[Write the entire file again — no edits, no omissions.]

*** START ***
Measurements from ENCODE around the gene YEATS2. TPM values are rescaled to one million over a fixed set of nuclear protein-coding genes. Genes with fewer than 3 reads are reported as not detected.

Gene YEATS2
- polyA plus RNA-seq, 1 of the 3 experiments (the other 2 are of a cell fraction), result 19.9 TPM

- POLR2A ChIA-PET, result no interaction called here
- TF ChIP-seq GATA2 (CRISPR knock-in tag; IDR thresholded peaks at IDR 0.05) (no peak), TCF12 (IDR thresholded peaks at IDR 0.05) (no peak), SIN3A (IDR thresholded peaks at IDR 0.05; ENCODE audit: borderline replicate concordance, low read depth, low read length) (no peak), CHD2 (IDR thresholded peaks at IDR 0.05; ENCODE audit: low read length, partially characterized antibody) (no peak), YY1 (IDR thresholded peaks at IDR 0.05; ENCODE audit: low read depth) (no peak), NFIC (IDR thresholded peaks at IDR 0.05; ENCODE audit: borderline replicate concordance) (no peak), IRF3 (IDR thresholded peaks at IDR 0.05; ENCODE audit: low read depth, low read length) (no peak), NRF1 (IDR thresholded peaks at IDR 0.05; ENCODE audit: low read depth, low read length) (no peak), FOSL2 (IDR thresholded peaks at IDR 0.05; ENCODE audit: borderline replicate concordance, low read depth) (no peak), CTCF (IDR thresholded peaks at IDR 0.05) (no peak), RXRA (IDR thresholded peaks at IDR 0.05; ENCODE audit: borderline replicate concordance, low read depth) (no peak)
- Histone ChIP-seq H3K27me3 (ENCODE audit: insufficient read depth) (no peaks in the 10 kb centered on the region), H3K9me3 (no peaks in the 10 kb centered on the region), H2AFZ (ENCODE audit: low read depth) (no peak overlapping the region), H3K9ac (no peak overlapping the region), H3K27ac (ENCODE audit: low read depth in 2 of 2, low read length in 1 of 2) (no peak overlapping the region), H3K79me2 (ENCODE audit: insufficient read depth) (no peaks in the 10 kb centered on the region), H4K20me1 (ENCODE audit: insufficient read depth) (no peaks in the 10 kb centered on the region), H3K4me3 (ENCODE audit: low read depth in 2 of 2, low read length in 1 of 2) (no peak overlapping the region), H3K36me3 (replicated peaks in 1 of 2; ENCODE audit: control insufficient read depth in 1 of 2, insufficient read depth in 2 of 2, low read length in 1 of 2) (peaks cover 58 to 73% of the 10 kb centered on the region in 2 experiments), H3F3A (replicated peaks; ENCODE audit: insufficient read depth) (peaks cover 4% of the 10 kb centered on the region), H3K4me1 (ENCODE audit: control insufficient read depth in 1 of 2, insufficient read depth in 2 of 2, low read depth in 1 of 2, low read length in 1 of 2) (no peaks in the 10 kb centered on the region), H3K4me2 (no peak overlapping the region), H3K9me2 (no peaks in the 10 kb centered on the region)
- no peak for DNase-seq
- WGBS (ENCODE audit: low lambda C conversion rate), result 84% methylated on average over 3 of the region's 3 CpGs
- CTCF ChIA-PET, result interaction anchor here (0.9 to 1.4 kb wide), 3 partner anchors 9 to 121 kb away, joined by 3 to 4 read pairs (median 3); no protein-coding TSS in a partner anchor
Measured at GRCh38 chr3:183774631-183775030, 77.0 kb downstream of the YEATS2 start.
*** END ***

Measurements from ENCODE around the gene YEATS2. TPM values are rescaled to one million over a fixed set of nuclear protein-coding genes. Genes with fewer than 3 reads are reported as not detected.

Gene YEATS2
- polyA plus RNA-seq, 1 of the 3 experiments (the other 2 are of a cell fraction), result 19.9 TPM

- POLR2A ChIA-PET, result no interaction called here
- TF ChIP-seq GATA2 (CRISPR knock-in tag; IDR thresholded peaks at IDR 0.05) (no peak), TCF12 (IDR thresholded peaks at IDR 0.05) (no peak), SIN3A (IDR thresholded peaks at IDR 0.05; ENCODE audit: borderline replicate concordance, low read depth, low read length) (no peak), CHD2 (IDR thresholded peaks at IDR 0.05; ENCODE audit: low read length, partially characterized antibody) (no peak), YY1 (IDR thresholded peaks at IDR 0.05; ENCODE audit: low read depth) (no peak), NFIC (IDR thresholded peaks at IDR 0.05; ENCODE audit: borderline replicate concordance) (no peak), IRF3 (IDR thresholded peaks at IDR 0.05; ENCODE audit: low read depth, low read length) (no peak), NRF1 (IDR thresholded peaks at IDR 0.05; ENCODE audit: low read depth, low read length) (no peak), FOSL2 (IDR thresholded peaks at IDR 0.05; ENCODE audit: borderline replicate concordance, low read depth) (no peak), CTCF (IDR thresholded peaks at IDR 0.05) (no peak), RXRA (IDR thresholded peaks at IDR 0.05; ENCODE audit: borderline replicate concordance, low read depth) (no peak)
- Histone ChIP-seq H3K27me3 (ENCODE audit: insufficient read depth) (no peaks in the 10 kb centered on the region), H3K9me3 (no peaks in the 10 kb centered on the region), H2AFZ (ENCODE audit: low read depth) (no peak overlapping the region), H3K9ac (no peak overlapping the region), H3K27ac (ENCODE audit: low read depth in 2 of 2, low read length in 1 of 2) (no peak overlapping the region), H3K79me2 (ENCODE audit: insufficient read depth) (no peaks in the 10 kb centered on the region), H4K20me1 (ENCODE audit: insufficient read depth) (no peaks in the 10 kb centered on the region), H3K4me3 (ENCODE audit: low read depth in 2 of 2, low read length in 1 of 2) (no peak overlapping the region), H3K36me3 (replicated peaks in 1 of 2; ENCODE audit: control insufficient read depth in 1 of 2, insufficient read depth in 2 of 2, low read length in 1 of 2) (peaks cover 58 to 73% of the 10 kb centered on the region in 2 experiments), H3F3A (replicated peaks; ENCODE audit: insufficient read depth) (peaks cover 4% of the 10 kb centered on the region), H3K4me1 (ENCODE audit: control insufficient read depth in 1 of 2, insufficient read depth in 2 of 2, low read depth in 1 of 2, low read length in 1 of 2) (no peaks in the 10 kb centered on the region), H3K4me2 (no peak overlapping the region), H3K9me2 (no peaks in the 10 kb centered on the region)
- no peak for DNase-seq
- WGBS (ENCODE audit: low lambda C conversion rate), result 84% methylated on average over 3 of the region's 3 CpGs
- CTCF ChIA-PET, result interaction anchor here (0.9 to 1.4 kb wide), 3 partner anchors 9 to 121 kb away, joined by 3 to 4 read pairs (median 3); no protein-coding TSS in a partner anchor
Measured at GRCh38 chr3:183774631-183775030, 77.0 kb downstream of the YEATS2 start.